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Mas-Colell, Whinston and Green's Microeconomic Theory (3rd edition) defines the social choice function as the following:

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Later, the mechanism outcome function is also defined:

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The relationship between a social choice function and a mechanism is then stated as:

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What is the difference between a social choice function and a mechanism outcome function?

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A social choice function presumes the individuals' preference parameters $\theta_i$'s are observable, whereas in a mechanism, such knowledge is not presupposed. Therefore, in a mechanism, the arguments of the outcome function are strategies of the players, which are observable, not their preference parameters, which, although indirectly determine the players' strategies, are not observable.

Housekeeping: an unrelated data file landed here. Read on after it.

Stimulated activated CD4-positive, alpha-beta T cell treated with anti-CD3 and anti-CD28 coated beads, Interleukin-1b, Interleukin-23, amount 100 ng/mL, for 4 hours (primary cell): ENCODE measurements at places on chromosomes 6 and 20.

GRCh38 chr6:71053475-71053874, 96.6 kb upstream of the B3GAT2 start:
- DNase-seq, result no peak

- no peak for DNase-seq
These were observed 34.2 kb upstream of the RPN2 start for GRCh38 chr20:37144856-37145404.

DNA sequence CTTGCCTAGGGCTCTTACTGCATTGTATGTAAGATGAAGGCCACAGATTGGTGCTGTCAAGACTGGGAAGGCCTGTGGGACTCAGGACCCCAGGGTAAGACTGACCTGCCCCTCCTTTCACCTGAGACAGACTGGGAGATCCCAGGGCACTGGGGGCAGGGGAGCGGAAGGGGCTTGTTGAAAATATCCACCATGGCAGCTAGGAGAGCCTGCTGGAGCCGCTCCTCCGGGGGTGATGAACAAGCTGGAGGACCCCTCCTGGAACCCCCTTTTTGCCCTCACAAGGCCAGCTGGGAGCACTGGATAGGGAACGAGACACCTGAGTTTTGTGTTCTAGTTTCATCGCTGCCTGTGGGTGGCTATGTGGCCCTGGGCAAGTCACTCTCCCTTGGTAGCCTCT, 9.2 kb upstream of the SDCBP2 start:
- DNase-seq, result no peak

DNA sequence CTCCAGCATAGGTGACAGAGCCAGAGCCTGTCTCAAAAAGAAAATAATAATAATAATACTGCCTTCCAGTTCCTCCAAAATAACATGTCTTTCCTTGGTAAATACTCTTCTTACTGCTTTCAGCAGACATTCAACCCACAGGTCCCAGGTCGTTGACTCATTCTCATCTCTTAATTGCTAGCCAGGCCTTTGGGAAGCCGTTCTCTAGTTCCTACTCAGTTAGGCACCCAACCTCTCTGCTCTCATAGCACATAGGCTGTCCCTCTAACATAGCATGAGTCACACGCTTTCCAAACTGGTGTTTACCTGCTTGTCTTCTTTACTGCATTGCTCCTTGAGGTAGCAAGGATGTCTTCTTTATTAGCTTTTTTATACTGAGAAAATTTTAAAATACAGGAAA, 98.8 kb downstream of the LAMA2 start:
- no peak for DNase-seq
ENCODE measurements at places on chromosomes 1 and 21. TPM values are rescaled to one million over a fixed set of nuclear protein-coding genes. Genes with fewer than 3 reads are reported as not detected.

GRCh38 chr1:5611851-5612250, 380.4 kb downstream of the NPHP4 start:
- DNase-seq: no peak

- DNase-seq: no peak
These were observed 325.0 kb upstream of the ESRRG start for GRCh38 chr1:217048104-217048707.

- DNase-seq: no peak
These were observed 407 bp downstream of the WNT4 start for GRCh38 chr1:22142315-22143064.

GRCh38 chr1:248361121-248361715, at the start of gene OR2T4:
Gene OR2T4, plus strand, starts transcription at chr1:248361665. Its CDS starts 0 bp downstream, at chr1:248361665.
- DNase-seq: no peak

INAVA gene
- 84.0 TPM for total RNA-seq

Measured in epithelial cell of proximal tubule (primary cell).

As an example, suppose $3$ individuals are either rich or pool ($\Theta_i=\{R,P\}$ for $i=1,2,3$) and there are two policies, $X=\{A,B\}$. Assume rich people prefer $A$ and the poor prefer $B$. A social choice function would take a profile of the three people's wealth status and produce a policy outcome, for instance, \begin{equation} f(R,R,P)=A,\quad\text{or}\quad f(P,P,R)=B. \end{equation} However, if individual wealth status is private information which cannot be directly observed, and the policy must be chosen by a simple majority voting mechanism, then each individual's strategy space would be $S_i=\{A,B\}$ and their strategy $s_i:\Theta_i\to X$ would map from their own type to a policy choice. The mechanism outcome function would turn a profile of the strategies into a policy outcome, e.g. \begin{equation} g(A,B,A)=A,\quad\text{or}\quad g(A,B,B)=B. \end{equation}

There is a special mechanism: when each player's strategy space is also their type space, i.e. $S_i=\Theta_i$, and the mechanism's outcome function is the same as the social choice function $g(\theta)=f(\theta)$, we have what's known as a direct mechanism.

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